[…] Vos données sur le laptop sont-elles chiffrées ? Pensez aux pompiers qui partiront avec la machine Quelques pistes avant de faire un vrai billet à ce sujet: sur ce site on en liste plusieurs, personellement je suggère Free OTFE ou TrueCrypt si vous utilisez Windows. Avec Ubuntu, utiliser une clé USB chiffrée est vraiment simple. À suivre! […]

11. Jorge - November 13, 2006

On my system I also needed these modules loaded (add to /etc/modules for boot loading): dm_mod, dm_crypt, aes,
and sha256.

12. Encryption, USB Drive, Ubuntu, Windows, and You! at elwoodicious - May 24, 2007

[…] cribbed from carthik’s post at Ubuntu Blog and from FreeOTFE’s solid […]

13. James - June 22, 2007

This works very nicely for me.

I was going to ask how to mount this from the command line, but I just figured it out. (It wouldn’t mount when I was missing iocharset=utf8 )

# sudo cryptsetup luksOpen /dev/sda2 usbkey
# sudo mount -t vfat /dev/mapper/usbkey /mnt/secret -o rw,noexec,nosuid,nodev,quiet,shortname=mixed,uid=1001,gid=1001,umask=077,iocharset=utf8

I still cannot figure out how to open it in windows with FreeOTFE. Any hints?

14. saurabh - April 4, 2008

Hi

Everything works fine till i have started to use the encrypted vol. I entered the passphrase and it says

“Error org.freedesktop.Hal.Device.Volume.Crypto.SetupError
/dev/sdb is already setup?”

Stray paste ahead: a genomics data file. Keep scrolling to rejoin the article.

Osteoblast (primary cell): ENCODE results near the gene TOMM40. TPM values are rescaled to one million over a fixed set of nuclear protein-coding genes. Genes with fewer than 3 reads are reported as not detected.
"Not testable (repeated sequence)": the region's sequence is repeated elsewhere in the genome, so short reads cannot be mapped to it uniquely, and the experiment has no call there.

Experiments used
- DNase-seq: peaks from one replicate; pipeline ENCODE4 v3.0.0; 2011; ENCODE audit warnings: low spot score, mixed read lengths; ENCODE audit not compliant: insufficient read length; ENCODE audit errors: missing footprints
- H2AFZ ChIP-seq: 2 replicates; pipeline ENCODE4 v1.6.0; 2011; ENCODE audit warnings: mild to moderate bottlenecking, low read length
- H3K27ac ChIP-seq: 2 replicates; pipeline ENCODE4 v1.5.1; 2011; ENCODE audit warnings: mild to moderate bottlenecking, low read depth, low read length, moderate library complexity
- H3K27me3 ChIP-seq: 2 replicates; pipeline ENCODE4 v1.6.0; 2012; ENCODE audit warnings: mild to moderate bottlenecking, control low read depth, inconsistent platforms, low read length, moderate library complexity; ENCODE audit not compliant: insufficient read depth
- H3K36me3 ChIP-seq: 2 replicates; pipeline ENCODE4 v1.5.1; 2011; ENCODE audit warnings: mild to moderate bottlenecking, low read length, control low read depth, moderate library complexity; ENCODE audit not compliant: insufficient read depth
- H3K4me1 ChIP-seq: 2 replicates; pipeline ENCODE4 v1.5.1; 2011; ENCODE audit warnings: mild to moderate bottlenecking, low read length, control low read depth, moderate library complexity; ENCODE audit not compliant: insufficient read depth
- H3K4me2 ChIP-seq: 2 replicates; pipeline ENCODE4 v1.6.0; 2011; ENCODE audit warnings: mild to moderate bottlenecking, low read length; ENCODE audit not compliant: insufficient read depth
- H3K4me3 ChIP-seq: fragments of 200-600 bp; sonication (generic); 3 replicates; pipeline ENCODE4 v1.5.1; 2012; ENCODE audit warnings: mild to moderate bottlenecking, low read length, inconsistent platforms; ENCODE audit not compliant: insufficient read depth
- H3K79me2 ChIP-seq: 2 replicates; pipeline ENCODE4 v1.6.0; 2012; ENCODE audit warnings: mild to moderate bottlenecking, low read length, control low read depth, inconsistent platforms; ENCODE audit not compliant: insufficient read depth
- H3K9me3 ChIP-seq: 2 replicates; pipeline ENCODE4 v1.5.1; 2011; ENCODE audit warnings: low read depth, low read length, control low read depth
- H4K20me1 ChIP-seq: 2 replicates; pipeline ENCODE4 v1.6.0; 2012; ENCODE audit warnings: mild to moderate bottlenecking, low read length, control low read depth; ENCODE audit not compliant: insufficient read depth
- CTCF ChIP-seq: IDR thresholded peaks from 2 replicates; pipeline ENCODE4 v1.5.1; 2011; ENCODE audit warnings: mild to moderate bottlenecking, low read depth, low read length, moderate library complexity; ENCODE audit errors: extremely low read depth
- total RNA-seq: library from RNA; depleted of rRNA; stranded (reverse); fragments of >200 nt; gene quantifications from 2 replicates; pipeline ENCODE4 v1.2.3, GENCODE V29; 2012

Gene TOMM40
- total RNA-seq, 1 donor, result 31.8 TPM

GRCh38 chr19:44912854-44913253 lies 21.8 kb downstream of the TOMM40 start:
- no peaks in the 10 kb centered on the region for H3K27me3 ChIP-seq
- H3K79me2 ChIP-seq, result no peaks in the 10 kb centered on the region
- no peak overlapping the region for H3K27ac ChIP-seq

I am newbie… will anyone guide me please.

15. Ubuntu-Ork - September 17, 2008

I tried installing an almost completely encrypted system on a USB harddrive, and it almost always won’t boot.

/boot : unencrypted
dm_crypt volume with partitions: /, /home, swap

Almost every time I try to boot, it won’t even get to the stage where it asks for the passphrase, and instead, it complains it cannot find the volume by its UUID, but the UUID is correct.

I believe this is an issue with the combination of USB and encryption, as it does not occur when using either one of them.

16. Gus Hauptfleisch - September 28, 2008

the way I see it is as such (someone please correct me if wrong).
The encrypted drive does not automatically get assigned a device name (eg /dev/sdc) until authentication has been completed – otherwise you would simply be able to mount the drive in the correct file system and read the data – defeats the object. So authentication
So the procedure is as follows
1)insert the hardware (quite obvious)
2)find the hardware is plugged in and appears in fdisk -l
3) terminal open with
cryptsetup luksOpen /dev/sdX diskname OR
3) find the encrypted ID of the hardware under /dev/mapper and (in a terminal)
4)cryptsetup luksOpen /dev/sdX resultofdevmapper (you should be challenged for your password you used at point of drive encryption)
5) now mount it as follows
sudo mount -t fstype /dev/mapper/resultofdevmapper /place/to/mount
6) sounds too easy – even typing it?
let me know if this was helpful at all?
regards

17. spielwiese. » Blog Archive » backups, again. - August 27, 2009

[…] laptop, and no backup. in case something goes terribly wrong, i’m screwed. i just created an encrypted partition on the disk; this is really pretty easy and not much command line typing is required, in particular […]

18. porno sikiş - September 27, 2010

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19. sex sikiş - September 28, 2010

I tried this with 6.06 and it works fine, but I can’t unmount the partition (by right-clicking the icon). It tells me “/media/usbdisk/ is not in the fstab (and you are not root)”. Is there any way I can unmount it as a user this way? I could make my own Icons with little scripts and matching sudo-entries, but I’d prefer the it the other way since there are also other poeple working on the PC that might be confused…